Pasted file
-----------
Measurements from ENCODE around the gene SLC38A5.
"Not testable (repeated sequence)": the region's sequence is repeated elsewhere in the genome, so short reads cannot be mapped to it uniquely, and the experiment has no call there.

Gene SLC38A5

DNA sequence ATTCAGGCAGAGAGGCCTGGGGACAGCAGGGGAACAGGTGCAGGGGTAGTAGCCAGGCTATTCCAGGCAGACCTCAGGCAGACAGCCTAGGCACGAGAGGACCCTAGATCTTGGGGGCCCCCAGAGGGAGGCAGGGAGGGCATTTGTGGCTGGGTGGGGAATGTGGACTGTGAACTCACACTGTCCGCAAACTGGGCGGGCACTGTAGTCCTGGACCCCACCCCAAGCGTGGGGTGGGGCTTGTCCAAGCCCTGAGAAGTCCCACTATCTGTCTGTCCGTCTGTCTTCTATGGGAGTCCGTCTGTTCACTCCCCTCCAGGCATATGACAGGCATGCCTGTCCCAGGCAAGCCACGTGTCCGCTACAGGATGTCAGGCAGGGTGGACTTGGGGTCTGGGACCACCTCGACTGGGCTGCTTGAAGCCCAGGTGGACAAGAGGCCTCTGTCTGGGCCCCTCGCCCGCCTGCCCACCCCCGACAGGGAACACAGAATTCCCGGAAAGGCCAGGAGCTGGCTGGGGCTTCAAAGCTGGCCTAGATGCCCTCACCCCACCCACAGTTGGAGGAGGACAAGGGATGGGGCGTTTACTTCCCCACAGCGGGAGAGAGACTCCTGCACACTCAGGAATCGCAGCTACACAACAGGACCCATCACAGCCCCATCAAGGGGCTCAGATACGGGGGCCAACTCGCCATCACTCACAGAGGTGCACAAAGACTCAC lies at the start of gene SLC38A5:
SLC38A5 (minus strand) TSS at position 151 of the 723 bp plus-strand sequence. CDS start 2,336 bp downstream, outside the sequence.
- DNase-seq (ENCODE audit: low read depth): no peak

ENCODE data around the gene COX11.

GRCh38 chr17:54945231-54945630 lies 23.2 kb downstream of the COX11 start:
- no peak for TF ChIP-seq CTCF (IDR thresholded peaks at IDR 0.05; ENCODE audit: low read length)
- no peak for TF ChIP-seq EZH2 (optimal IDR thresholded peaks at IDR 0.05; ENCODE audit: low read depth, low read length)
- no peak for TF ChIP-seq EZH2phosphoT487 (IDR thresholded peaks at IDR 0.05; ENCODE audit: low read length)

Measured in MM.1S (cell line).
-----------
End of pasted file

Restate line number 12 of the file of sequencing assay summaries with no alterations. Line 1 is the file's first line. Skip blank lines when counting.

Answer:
Measured in MM.1S (cell line).